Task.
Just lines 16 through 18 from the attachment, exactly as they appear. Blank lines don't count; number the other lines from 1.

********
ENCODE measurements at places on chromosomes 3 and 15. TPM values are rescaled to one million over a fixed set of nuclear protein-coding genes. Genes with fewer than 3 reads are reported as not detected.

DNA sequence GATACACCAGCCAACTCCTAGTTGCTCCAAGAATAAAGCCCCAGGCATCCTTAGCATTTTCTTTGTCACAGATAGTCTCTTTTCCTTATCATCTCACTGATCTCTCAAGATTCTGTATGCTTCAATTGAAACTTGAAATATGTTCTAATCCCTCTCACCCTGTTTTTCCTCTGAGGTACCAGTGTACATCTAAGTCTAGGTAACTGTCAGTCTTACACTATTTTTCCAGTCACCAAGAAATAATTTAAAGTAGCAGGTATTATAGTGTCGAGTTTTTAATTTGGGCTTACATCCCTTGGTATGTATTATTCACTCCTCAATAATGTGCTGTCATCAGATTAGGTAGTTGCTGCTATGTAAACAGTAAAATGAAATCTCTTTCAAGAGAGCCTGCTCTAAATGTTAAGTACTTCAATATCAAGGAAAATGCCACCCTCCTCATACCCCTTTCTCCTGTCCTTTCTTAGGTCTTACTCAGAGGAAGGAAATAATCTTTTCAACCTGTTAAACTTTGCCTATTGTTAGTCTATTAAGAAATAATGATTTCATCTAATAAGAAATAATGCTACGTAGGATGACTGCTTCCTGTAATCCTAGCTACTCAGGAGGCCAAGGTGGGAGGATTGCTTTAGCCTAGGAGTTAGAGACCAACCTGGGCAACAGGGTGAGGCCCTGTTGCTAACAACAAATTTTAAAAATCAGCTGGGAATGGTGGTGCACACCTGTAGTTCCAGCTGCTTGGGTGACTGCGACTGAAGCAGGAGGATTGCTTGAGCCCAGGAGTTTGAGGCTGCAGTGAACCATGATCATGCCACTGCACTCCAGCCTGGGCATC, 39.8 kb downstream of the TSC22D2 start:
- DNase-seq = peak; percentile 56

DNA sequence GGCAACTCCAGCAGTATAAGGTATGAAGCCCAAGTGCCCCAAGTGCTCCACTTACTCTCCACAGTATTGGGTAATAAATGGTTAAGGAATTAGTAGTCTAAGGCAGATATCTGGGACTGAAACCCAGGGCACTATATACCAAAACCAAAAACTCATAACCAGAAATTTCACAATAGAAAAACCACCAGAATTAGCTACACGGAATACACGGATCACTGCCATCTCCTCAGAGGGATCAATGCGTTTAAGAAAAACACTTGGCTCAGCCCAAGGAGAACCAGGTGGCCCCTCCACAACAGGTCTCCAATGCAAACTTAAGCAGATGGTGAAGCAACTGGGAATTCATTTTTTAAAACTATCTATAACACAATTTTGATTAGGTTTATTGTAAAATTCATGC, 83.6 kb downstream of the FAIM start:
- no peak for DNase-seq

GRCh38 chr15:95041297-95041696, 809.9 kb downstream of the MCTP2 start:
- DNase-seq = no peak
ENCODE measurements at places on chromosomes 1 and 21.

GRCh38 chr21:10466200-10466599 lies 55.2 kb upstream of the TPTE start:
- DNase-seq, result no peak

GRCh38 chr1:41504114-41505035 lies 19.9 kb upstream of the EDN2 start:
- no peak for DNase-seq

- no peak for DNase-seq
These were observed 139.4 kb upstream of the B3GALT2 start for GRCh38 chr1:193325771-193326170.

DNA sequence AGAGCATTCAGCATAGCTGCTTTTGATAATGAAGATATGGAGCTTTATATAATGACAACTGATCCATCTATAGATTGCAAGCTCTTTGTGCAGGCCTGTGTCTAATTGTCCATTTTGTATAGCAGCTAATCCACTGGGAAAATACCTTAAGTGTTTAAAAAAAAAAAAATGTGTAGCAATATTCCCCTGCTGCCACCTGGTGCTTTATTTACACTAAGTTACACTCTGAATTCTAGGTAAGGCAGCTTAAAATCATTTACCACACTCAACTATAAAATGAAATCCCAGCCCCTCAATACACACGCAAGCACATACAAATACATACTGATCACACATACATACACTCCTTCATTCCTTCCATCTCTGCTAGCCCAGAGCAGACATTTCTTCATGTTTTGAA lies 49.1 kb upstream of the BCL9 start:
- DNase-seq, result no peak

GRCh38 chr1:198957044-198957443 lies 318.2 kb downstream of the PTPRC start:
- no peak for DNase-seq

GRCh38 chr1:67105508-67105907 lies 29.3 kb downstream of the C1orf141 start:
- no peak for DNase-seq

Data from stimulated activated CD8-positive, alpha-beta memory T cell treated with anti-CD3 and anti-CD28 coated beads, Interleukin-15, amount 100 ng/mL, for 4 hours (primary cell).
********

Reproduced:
- DNase-seq, result no peak

GRCh38 chr1:198957044-198957443 lies 318.2 kb downstream of the PTPRC start:
- no peak for DNase-seq